Much effort in this research work is centered upon the understanding of the information transformation processes occurring during the kind of product development considered. This kind of product development deals with how to create the required product variety to the customers while making effective and efficient use of product platforms. Eventually, some parts of the proposed concepts resulting from this research are expected to be implemented as computer-based tools that can support the business as a whole as well as individual engineering designers and teams. On a conceptual framework level the necessary ingredients for achieving such a goal were presented by Duffy & Andreasen (1995). This framework is illustrated in Figure 6 and consists of a phenomenon model as the first step in the analysis of reality and its problems, needs, and potential solutions. From the understanding provided by the phenomenon model an information model can be defined. The information model – in turn – provides the foundation for the conception and development of an implemented computer model. The models generated are furthermore checked and validated against the previous models.

Figure 6: Design research modeling approach (Duffy & Andreasen, 1995).

In order to contribute to the evaluation and progress of design methodology it is intended that models build upon the reality of a design context. These models are then continually evolved to develop methods and tools to support design work. Phenomena models are primarily based upon observations and analysis of the reality of a design context and the current use of the methods and tools employed. Where appropriate, the phenomenon models can be developed in more detail as information models. These information models seek to label all relevant object types and their relations. Computer models are often used to store such product information. At each stage any model can be compared or evaluated against any previous model in order to enhance understanding. The path from left to right explains the research carried out where phenomenon models are gradually formalized by means of information and computer models (Mortensen, 1999). The path from right to left is verification and validation, by means of which the models are confronted with and evaluated based on reality, i.e. empirical observations.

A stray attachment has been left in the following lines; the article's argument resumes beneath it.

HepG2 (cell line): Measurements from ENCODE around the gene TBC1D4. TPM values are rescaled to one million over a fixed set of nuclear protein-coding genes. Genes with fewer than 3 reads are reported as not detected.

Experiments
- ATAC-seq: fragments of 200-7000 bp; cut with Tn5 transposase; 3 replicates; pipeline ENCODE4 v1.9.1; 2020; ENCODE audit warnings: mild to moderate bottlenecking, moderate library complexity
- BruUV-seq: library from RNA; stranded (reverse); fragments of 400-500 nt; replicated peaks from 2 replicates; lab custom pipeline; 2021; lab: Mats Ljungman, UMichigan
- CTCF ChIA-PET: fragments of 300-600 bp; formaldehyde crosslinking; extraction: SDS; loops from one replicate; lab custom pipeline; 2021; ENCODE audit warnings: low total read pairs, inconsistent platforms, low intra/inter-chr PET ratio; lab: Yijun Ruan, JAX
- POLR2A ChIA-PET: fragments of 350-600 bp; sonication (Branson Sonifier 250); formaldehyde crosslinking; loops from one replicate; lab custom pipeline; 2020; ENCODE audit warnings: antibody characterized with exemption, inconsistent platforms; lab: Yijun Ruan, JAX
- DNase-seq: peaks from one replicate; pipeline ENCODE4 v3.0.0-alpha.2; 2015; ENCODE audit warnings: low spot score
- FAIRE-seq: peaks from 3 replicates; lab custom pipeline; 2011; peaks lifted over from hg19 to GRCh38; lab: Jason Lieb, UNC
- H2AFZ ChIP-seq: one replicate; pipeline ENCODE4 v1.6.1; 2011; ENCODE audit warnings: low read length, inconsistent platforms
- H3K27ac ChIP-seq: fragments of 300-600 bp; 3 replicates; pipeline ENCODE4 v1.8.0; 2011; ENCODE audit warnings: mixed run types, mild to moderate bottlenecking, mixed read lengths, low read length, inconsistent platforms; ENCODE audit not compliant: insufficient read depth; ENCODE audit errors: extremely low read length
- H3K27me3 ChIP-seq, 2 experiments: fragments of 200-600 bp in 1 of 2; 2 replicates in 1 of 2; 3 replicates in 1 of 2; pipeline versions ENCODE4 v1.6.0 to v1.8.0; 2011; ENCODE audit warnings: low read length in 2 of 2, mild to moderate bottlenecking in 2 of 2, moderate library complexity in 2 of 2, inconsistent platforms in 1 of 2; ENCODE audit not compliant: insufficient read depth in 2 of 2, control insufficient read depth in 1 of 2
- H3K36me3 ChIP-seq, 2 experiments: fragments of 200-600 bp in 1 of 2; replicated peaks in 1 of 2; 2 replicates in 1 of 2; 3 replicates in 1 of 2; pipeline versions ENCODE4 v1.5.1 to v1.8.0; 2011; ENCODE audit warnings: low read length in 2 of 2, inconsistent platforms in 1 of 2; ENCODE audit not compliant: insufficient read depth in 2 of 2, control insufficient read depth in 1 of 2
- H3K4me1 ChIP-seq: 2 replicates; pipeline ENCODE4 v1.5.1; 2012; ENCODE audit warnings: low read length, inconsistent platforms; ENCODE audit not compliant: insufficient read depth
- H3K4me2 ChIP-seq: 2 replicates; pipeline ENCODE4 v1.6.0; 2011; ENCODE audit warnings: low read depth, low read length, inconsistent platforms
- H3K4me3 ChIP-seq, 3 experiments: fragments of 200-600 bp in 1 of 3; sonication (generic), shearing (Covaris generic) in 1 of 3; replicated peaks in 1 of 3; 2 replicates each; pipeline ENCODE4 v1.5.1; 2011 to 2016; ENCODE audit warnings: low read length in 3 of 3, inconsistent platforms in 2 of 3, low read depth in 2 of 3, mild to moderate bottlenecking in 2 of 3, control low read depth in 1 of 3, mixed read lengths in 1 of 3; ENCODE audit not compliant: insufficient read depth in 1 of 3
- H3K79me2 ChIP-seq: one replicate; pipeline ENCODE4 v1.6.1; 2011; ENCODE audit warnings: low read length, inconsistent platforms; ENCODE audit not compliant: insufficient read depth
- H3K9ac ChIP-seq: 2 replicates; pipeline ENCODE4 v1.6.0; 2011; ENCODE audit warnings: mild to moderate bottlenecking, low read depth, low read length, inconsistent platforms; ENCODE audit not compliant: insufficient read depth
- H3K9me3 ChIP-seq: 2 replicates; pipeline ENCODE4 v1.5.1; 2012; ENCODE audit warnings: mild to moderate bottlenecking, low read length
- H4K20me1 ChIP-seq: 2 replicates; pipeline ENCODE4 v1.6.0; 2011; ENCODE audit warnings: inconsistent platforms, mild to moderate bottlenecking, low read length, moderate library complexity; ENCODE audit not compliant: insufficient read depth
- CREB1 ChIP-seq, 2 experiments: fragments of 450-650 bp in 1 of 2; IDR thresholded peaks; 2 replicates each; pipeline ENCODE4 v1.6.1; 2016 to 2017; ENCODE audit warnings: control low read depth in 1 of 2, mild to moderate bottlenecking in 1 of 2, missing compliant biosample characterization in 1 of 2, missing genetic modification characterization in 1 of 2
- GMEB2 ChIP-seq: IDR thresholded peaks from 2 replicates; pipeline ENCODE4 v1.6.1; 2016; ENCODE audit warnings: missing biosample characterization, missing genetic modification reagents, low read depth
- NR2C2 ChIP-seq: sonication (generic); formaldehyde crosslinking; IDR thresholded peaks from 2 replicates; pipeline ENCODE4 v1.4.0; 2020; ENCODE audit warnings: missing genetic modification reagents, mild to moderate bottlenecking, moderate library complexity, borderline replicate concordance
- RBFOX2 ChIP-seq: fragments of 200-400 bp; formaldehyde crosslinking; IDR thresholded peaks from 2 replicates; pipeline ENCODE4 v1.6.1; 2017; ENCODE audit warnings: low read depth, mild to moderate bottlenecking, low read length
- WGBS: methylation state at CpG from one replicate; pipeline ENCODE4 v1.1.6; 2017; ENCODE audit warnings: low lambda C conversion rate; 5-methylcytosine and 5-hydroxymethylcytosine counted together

Models can be used for and are useful for many purposes. Models can for example be used to facilitate common understanding, improve the understanding of a task, etc. As shown in Figure 6 they can be further developed into computer models that can be implemented in tools used to support product definition and analysis, simulation, and other purposes. The models created and defined in the research work reported in this thesis have been partially implemented using so called COTS (commercial off-the-shelf) software.

3.1.7 Conceptual framework for engineering design research